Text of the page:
VICFA initially supported this bill, but found out that it had morphed into a “raw milk sales” bill with language relating to herdshares. This was a stealth attack on herdshares and the precursor to what happened in the 2017/18 legislative session.  Following a number of amendments HB2030 was thankfully killed in the House Agriculture Committee

2017: SB 1195 Sen. Richard H. Stuart. 

VICFA opposed this bill with respect to personal property rights and privacy issues, but it eventually passed.

SUMMARY AS PASSED: Produce safety; farm inspections; civil penalty. Prohibits certain farms from violating the federal regulations that set minimum standards for the safe growing, harvesting, packing, and holding of fruits and vegetables. The bill authorizes the Board of Agriculture and Consumer Services to adopt regulations to carry out the purposes of the law and gives the Commissioner of Agriculture and Consumer Services free access at reasonable hours to certain farms to inspect the farms and take samples. The Commissioner also is authorized to seize certain produce if he believes it is being grown, kept, or exposed for sale or held in violation of federal regulations or state law, and the bill provides a court process by which the seizure may be contested. The bill authorizes the Board to levy a civil penalty of up to $1,000 per violation, to be deposited in the Virginia Natural Resources Commitment Fund. The bill includes provisions that would cause it to expire upon the repeal of the relevant federal law, the granting of an exemption under such federal law, or the cessation of federal funding.

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  • VICFA was asked to be a part of the on-farm activity working group that resulted in legislation SB 51 and HB268 that help protect farmers’ rights to engage in usual and customary activities such as lawful direct farm-to-consumer sales and agri-tourism.
  • VICFA worked with Delegate Orrock to amend his home-processing bill to include specific language to include a wider variety of products such as pickles and fermented vegetables, pasta, dried herbs, flavored vinegars, granola etc. This bill passed unanimously in both houses and was signed into law on 3/13/13 and went into effect July 1, 2013, after 5 years of citizen lobbying at the General Assembly.


  • VICFA continues to lobby for the “Pickle Bill” introduced by Delegate Habeeb. The bill died in Sub-committee without a motion. Subcommittee members Orrock, Marshall, Poindexter, Knight, Moorefield, James, and Sickle, seemed not to like the bill.


  • VICFA Holds a farm-to-table dinner at Hilton McLean Tysons Corner prepared by Chef Thomas Elder using locally sourced ingredients. Guest speakers Joel Salatin of Polyface Farms and John Whitehead of The Rutherford Institute educated people about the importance of food freedom.
  • VICFA lobbies to pass the “Pickle Bill” sponsored by Senator McDougle. It was withdrawn due to amendments proposed by Senator Hanger that would have created more regulations. Thanks to Christine Solem’s wisdom, VICFA had Senator McDougle put in writing that VICFA had the right to pull the bill, which was crucial as he did not want to pull it after amendments were put on.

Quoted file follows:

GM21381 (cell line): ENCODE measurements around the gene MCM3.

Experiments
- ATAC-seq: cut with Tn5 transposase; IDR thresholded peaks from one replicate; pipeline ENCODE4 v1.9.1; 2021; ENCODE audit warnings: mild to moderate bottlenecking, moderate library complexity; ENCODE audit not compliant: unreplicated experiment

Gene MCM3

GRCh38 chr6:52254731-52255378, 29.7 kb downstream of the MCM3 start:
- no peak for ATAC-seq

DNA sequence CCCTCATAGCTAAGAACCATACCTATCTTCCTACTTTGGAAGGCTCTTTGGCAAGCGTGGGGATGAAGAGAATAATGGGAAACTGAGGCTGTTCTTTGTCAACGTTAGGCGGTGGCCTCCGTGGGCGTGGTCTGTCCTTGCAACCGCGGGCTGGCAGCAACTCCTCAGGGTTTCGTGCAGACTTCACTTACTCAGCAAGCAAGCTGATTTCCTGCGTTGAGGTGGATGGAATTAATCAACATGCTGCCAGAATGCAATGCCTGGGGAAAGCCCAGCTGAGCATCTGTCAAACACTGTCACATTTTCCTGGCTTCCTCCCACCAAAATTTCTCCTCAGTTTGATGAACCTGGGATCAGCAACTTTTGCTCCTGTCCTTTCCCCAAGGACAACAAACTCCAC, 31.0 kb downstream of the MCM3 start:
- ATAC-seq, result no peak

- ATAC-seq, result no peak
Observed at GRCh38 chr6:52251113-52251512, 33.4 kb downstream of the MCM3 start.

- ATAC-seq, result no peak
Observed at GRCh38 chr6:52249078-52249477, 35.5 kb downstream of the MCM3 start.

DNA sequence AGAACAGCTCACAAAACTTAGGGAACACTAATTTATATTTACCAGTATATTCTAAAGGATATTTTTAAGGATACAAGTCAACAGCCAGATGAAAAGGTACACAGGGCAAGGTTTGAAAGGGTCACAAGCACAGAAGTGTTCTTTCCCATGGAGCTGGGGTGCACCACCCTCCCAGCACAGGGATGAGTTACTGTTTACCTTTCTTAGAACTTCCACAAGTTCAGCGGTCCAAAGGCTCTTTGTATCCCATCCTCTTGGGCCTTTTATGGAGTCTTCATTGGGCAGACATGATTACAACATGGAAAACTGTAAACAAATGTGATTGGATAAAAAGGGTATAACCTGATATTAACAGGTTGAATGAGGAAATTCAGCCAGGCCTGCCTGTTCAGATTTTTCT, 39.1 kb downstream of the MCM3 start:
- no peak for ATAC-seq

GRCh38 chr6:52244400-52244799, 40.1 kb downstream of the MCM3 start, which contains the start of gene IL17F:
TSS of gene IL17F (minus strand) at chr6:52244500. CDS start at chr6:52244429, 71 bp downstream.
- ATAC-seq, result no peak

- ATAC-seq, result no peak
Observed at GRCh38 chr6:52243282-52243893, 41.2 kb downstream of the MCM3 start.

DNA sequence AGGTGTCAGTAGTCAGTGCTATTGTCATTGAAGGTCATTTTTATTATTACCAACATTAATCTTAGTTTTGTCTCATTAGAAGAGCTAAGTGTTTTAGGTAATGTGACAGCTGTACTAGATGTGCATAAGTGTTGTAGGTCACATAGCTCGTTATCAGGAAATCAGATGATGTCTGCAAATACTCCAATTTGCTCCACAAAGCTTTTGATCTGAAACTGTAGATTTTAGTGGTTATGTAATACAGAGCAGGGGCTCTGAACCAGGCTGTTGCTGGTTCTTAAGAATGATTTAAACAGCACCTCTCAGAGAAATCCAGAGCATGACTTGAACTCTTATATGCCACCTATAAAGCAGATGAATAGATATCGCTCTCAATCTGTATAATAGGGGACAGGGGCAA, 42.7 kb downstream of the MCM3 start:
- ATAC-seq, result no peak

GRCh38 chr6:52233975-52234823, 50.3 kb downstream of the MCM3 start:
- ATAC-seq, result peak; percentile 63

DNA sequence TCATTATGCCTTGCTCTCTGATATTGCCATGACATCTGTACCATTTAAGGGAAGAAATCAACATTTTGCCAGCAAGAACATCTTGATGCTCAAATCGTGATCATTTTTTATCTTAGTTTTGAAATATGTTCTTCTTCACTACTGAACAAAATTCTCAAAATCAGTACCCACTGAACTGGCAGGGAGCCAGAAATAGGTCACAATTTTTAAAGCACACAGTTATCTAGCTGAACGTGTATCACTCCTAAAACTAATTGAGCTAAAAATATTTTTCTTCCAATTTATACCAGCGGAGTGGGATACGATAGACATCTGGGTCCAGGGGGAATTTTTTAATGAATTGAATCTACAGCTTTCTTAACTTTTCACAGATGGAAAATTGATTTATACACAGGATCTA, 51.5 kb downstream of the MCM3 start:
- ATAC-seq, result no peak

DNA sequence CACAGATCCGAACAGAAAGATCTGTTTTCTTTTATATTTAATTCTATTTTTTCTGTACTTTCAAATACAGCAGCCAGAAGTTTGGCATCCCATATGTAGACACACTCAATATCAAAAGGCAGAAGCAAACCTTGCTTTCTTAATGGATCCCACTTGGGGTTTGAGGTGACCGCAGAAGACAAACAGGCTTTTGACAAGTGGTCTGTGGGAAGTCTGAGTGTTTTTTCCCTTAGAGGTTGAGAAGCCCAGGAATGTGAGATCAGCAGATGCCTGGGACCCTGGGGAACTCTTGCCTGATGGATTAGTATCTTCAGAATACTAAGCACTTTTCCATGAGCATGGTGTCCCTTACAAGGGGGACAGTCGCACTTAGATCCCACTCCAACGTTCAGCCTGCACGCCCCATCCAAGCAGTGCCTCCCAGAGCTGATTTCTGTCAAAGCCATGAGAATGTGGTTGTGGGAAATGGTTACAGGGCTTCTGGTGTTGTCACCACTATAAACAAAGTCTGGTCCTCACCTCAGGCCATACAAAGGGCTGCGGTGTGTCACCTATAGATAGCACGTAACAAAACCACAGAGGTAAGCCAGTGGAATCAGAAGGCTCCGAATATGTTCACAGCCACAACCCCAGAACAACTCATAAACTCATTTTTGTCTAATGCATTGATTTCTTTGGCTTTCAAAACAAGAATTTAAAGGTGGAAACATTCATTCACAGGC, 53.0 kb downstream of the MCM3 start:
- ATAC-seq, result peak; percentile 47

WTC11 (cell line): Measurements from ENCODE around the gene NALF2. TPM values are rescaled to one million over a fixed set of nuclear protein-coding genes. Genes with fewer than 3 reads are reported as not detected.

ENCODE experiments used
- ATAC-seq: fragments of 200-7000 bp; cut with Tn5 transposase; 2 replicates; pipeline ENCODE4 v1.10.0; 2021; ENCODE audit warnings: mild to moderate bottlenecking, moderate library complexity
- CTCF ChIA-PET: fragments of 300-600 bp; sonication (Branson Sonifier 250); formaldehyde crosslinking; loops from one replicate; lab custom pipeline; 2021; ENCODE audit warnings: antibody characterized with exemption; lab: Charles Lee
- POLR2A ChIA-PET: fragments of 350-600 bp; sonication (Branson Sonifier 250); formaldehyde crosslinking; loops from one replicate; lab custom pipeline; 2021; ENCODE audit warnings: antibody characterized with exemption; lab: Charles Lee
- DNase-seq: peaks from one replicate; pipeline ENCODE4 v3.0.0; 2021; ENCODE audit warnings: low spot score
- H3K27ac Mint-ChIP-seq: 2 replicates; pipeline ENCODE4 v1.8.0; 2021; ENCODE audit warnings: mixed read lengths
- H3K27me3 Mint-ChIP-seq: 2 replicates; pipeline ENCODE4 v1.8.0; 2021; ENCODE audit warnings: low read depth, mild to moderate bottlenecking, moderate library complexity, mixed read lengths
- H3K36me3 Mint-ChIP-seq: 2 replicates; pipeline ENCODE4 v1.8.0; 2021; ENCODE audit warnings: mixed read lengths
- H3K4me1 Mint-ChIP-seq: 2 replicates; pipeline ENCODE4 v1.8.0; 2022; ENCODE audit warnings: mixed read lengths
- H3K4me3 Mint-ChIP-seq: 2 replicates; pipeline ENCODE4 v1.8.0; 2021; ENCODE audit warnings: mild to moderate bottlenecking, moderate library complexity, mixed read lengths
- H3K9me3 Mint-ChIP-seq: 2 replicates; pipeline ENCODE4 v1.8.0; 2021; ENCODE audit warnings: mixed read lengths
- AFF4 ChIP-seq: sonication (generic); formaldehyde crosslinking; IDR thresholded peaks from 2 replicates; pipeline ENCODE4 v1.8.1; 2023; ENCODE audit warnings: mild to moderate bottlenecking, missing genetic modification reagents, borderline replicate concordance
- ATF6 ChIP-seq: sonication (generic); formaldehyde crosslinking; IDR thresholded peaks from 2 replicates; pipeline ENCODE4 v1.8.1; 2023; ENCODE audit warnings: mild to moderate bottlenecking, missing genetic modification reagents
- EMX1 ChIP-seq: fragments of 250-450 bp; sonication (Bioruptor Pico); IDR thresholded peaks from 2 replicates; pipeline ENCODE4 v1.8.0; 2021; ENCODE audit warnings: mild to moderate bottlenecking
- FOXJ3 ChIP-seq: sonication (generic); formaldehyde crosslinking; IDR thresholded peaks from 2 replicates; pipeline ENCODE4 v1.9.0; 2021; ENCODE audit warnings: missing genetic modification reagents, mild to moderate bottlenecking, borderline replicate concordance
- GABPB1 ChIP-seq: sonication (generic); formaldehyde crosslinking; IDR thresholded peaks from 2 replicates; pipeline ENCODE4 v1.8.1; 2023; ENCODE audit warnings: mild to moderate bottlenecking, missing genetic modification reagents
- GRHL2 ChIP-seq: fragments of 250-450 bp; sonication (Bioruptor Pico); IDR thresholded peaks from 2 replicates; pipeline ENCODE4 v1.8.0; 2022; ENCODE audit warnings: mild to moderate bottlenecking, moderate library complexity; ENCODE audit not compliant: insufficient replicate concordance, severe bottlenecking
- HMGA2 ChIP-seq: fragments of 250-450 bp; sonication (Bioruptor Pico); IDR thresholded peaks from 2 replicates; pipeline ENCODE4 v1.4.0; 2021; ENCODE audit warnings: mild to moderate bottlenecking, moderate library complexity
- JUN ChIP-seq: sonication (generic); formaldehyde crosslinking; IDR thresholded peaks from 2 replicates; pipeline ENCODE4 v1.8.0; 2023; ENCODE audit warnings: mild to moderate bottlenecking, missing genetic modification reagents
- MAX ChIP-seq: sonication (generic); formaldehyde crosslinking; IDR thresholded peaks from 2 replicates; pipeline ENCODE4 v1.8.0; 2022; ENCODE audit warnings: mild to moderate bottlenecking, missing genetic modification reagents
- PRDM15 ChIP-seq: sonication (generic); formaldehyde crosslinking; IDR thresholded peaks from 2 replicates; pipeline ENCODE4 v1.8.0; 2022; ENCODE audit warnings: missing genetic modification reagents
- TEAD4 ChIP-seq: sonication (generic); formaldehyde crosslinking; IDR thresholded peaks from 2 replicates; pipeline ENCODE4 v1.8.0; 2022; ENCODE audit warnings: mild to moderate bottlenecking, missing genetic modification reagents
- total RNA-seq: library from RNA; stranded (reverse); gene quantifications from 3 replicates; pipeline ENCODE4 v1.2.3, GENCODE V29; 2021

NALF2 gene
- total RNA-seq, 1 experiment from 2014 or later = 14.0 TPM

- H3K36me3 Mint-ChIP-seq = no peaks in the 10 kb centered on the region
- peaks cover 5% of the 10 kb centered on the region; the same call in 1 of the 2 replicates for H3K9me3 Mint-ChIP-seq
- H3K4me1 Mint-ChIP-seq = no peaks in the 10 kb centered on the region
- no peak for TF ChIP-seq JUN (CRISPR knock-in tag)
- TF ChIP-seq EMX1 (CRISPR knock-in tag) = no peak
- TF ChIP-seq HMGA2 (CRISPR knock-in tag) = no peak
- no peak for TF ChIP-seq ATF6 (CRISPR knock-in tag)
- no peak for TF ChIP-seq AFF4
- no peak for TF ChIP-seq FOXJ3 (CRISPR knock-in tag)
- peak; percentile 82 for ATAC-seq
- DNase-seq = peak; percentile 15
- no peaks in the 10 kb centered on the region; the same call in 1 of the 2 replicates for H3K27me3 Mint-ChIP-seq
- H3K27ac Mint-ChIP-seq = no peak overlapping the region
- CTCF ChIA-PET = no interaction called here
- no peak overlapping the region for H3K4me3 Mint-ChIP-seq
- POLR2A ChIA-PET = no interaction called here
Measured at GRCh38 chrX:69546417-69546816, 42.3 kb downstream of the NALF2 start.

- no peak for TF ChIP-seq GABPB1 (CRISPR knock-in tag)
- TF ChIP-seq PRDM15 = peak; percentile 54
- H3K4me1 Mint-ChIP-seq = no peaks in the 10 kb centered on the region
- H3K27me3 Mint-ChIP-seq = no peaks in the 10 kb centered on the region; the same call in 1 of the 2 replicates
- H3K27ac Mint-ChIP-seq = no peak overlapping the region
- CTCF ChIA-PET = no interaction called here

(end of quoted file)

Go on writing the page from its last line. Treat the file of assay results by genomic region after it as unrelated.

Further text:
• VICFA members challenged the state over scrapie regulations.
  • VICFA has Delegate Tuscano sponsor the “Pickle Bill”. Bill dies without a motion in sub- committee floor.


  • ICFA opposed the scrapie regulations which made all sheep and goat owners subject to animal identification regulations. Violators will be charged with a class 1 misdemeanor. VICFA supported Kathryn Russell and her court challenge of these regulations. The case was taken all the way the United Stated Supreme Court but to no avail.
  • VICFA passes the landmark “Kitchen Bill ” which allows direct sales to the consumer without government inspection of baked goods, jams and jellies, and candies.
  • VICFA president Wayne Bolton hosts the “Farmers Market Reporter” radio show, funded by VICFA.


  • Avian Flu became a real threat to the industrial poultry industry due to bad husbandry practices. Virginia Department of Agriculture and Consumer Services (VDACS) tried to pass a bill that would make outdoor poultry illegal. VICFA was able to get the bill amended in a way that protected the growing numbers of pasture-based poultry producers.

2006 to 2013

  • VICFA was one of the first groups to oppose the National Animal Identification System (NAIS) which would have disproportionally hurt small farmers. VICFA  was instrumental in establishing a “National Independent Consumers and Farmers Association”, and staged several lobbying efforts at the federal level. Our efforts helped block a provision in the Farm Bill that would have allowed the government to make (NAIS) mandatory. Eventually NAIS was abandoned due to the widespread opposition to it, and responsibility for Animal ID schemes was shifted more to the states.


  • Our first Farm Food Voices event is held in Albemarle County. This was a success with great speakers and a farm fresh food banquet. Great crowds and education!
  • Governor Mark Warner signed a bill that would made it a crime for citizens to make products from the milk from their own dairy animals. VICFA worked to get a law that stated dairy owners could make products for their own consumption.